Clerks do administrative work to support professionals in hospitals and health centres. Find out how they use their admin and customer skills and how you could become a clerk.
This page has information on the role of a clerk in the NHS, including entry requirements and skills needed.
Clerks are part of the wider healthcare team, supporting clinical staff such as surgeons, GPs, nurses and other health professionals. Clerks work throughout the NHS and other areas of healthcare, in clinical and non- clinical areas such as:
- hospital wards of all types
- specialist departments or clinics, including cancer centres or accident and emergency units
- GP surgeries and health centres
- the headquarters of an NHS trust
- central stores
- health records department
Depending on where you work as a clerk, you could be:
- booking patients in for appointments
- chasing up reports
- inputting data
- ordering stationery
- answering the phone
- helping to cover a reception area
- word processing
- booking patient transport
Some clerks may spend their time on a particular type of work. The job title often reflects this, for example:
- reception clerk/receptionist
- clinical coding clerk
- admissions clerk
- ward clerk
- clinic clerk
As a clerk working on a ward or in a clinic or health centre, you'll have a lot of contact with patients and their relatives and carers. You may also have contact with healthcare professionals including nurses and doctors. Other clerks may have little or no contact with patients, for example, if you work in central stores, health records departments or headquarters. You'll work closely with other administrative staff and other members of the wider healthcare team.
Entry requirements, skills and interests
There are no set entry requirements to become a clerk. Employers usually expect good literacy, numeracy and IT skills. They may ask for GCSEs or equivalent qualifications. For some jobs, employers may ask for other skills or qualifications such as word processing or data entry.
Employers often ask for relevant work experience. Even where this is not specified, it would be an advantage if you have worked in an admin or customer service role.
There are often opportunities to enter administrative roles in the NHS and other areas of healthcare, through an apprenticeship or traineeship.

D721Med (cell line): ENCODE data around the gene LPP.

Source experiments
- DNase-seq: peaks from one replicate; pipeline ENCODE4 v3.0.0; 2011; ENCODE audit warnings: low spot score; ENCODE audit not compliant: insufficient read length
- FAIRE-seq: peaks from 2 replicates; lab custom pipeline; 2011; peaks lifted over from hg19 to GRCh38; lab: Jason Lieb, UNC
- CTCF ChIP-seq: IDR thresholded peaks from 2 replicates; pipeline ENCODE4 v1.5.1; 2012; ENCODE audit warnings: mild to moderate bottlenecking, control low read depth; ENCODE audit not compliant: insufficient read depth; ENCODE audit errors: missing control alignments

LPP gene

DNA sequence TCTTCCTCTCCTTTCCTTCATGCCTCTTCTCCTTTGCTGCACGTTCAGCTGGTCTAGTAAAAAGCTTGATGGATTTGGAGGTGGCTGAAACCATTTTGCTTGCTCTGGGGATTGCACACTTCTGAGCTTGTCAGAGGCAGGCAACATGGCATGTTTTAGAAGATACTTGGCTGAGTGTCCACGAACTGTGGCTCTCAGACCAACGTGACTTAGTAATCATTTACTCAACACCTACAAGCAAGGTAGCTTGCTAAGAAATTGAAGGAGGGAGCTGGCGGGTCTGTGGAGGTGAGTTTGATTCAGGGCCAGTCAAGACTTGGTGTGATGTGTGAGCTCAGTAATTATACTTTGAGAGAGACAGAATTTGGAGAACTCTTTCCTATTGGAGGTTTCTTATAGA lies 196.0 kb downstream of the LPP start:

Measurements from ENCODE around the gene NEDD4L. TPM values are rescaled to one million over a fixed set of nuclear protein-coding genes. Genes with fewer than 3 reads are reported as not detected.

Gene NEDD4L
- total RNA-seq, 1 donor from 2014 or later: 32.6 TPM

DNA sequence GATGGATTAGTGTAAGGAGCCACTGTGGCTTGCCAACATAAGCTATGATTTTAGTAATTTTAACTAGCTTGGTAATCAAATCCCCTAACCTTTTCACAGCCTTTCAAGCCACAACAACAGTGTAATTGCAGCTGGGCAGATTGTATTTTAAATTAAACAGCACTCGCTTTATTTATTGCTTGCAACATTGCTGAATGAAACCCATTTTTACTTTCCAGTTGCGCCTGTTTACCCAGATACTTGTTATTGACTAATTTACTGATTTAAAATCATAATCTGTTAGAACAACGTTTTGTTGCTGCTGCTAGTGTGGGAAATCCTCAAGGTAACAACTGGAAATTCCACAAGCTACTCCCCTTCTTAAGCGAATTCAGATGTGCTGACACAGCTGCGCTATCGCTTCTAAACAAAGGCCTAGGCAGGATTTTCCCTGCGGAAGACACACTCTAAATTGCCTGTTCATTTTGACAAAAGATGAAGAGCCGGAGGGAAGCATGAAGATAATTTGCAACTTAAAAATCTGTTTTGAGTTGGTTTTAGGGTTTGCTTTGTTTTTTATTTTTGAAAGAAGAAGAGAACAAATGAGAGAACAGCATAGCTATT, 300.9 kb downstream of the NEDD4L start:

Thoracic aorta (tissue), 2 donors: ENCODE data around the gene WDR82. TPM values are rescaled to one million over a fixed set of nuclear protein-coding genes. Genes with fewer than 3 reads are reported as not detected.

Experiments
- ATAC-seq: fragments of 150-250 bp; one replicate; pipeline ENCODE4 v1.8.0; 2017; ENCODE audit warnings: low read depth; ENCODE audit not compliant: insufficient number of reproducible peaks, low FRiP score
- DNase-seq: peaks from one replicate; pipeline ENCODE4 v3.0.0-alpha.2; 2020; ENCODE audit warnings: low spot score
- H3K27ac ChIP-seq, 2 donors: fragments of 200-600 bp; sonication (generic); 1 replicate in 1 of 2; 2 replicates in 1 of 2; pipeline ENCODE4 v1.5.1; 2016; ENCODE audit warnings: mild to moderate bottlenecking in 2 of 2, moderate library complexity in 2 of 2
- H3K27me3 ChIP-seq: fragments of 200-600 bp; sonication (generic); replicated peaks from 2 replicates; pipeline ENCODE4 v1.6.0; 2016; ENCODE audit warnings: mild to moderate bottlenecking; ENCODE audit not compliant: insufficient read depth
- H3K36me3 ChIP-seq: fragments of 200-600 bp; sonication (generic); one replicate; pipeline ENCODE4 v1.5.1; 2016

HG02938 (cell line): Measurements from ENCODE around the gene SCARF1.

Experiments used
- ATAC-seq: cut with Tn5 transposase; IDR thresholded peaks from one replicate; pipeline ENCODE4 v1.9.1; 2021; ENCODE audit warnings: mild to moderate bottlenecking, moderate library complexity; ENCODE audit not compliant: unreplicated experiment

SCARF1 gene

Clerks need to be:
- accurate and methodical
- able to work in a team but use their own initiative
- willing to follow instructions and procedures
- able to work with all types of people
- confident using the phone
- good organisation skills
- communication skills
- IT skills
- customer service skills
Training and development
You will get the training you need to do the job. This includes an introduction to the department, how to use the IT and phone equipment and the procedures to follow. You may also have training in customer care.
You may be offered the chance to take vocational qualifications such as those from:
- the Association of Medical Secretaries, Practice Managers, Administrators and Receptionists (AMSPAR)
- the British Society of Medical Secretaries and Administrators (BSMSA)
Some clerks become members of AMSPAR or BSMSA. Both AMSPAR and BSMSA offer training, online forums and newsletters so staff can network with others doing the same type of work.
- Pay and conditions Expand / Collapse
Clerks in the NHS work standard hours of around 37.5 a week. Some clerks may work shifts, which could involve early starts, nights, evenings and weekends. Administrative staff in the NHS are paid on the Agenda for Change (AfC) pay system. As a new entrant from 1st December 2018, you would typically start on AfC band 2 and could progress, with further training and qualifications to posts at bands 3 or 4, for example as a medical secretary. Terms and conditions will be different for administrative staff working outside of the NHS.
- Where the role can lead Expand / Collapse
With experience, you could become a team leader, coordinating the work of a team of clerks. With further experience, you could become a manager, responsible for the staff in the department.
You may also have the opportunity to move into informatics, specialising in electronic data, or into IT.
- Job market and vacancies Expand / Collapse
Jobs in GP surgeries and health centres are often advertised locally.
If you're applying for a role either directly in the NHS or in an organisation that provides NHS services, you'll be asked to show how you think the NHS values apply in your everyday work.
- Further information Expand / Collapse
For more information about a career in a clerical role in healthcare, contact: